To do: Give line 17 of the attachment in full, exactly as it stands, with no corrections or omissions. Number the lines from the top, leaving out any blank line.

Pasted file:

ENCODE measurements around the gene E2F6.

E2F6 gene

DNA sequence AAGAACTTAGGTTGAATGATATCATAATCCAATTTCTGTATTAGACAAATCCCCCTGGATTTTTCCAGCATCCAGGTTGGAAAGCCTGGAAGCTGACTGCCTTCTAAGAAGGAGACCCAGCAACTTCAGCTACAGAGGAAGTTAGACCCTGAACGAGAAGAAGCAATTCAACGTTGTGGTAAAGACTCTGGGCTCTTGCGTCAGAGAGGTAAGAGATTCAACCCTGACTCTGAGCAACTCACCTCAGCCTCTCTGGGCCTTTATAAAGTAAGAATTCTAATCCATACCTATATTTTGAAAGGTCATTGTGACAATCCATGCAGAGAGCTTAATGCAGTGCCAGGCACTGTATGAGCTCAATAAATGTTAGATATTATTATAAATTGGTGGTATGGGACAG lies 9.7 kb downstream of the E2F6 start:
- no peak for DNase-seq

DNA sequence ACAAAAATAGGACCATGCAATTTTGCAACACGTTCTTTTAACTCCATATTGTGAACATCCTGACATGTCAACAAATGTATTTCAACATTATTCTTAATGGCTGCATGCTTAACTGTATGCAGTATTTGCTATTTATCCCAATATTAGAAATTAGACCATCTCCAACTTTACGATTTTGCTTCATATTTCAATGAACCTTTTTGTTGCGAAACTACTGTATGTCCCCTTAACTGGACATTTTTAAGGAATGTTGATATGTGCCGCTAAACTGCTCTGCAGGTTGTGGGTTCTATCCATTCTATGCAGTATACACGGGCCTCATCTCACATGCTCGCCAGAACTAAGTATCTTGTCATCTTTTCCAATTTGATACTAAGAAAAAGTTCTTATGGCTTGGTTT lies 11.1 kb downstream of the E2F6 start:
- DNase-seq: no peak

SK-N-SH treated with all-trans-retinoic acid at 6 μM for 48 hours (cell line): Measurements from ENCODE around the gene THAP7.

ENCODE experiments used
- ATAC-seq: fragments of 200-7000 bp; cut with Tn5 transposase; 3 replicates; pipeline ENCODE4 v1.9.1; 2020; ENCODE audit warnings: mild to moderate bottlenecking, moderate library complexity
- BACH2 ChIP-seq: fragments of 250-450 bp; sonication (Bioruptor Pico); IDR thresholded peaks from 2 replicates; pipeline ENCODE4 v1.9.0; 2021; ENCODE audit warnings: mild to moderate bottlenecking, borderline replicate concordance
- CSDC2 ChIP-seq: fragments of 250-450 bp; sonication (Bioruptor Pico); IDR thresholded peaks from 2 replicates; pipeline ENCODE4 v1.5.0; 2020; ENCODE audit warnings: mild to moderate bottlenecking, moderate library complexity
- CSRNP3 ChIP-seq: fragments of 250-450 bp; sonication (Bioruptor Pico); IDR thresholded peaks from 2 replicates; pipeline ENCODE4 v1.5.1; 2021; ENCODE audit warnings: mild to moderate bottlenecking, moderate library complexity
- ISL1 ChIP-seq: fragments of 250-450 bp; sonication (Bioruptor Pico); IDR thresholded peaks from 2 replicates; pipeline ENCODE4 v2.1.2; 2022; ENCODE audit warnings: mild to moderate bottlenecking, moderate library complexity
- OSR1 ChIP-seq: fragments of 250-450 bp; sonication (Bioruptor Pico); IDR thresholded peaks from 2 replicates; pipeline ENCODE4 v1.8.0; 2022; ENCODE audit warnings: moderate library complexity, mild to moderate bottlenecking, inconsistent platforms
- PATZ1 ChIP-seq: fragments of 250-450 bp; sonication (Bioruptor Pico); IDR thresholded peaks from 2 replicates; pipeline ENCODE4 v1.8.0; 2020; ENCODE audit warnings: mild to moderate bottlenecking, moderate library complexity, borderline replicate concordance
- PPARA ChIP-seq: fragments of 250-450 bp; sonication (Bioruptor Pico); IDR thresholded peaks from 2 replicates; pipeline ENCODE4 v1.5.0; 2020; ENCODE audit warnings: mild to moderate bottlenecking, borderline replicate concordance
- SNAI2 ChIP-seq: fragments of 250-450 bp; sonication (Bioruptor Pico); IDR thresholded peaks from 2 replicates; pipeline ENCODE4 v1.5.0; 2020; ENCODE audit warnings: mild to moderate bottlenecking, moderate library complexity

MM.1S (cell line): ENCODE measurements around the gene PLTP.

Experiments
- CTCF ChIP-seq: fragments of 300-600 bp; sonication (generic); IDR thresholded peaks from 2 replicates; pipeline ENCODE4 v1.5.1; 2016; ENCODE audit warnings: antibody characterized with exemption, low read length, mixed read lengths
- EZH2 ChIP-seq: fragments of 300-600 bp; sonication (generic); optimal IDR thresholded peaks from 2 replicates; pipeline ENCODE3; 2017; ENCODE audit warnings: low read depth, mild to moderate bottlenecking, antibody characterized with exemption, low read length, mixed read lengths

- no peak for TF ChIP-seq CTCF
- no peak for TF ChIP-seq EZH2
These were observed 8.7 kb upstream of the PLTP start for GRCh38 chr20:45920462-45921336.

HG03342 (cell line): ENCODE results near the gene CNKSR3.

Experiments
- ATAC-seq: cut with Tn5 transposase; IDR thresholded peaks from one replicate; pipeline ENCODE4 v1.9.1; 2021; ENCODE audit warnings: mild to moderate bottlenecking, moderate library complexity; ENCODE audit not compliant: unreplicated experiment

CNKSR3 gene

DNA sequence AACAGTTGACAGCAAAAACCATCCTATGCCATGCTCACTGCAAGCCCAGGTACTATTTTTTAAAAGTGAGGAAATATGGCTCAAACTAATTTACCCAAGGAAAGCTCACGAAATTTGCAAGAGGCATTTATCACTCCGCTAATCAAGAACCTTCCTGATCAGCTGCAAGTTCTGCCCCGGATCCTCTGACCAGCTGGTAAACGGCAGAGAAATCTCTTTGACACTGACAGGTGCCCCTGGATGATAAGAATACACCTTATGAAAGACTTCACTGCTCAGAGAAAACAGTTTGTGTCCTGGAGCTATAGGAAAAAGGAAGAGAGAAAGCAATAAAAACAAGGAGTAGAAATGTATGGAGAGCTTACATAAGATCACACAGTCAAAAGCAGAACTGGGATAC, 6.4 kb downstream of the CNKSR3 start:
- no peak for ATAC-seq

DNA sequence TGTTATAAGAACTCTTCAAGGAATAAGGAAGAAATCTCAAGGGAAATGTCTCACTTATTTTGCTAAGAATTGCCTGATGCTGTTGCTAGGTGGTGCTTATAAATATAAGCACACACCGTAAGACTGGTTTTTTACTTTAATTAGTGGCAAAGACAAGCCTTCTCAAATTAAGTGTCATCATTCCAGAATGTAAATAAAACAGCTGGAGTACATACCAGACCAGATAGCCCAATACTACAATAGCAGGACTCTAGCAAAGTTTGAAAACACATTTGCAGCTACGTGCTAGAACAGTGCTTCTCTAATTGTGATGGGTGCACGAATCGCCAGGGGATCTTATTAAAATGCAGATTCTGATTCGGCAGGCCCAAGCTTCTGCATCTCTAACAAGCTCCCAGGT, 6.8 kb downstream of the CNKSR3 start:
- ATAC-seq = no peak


- SNAI2 ChIP-seq: fragments of 250-450 bp; sonication (Bioruptor Pico); IDR thresholded peaks from 2 replicates; pipeline ENCODE4 v1.5.0; 2020; ENCODE audit warnings: mild to moderate bottlenecking, moderate library complexity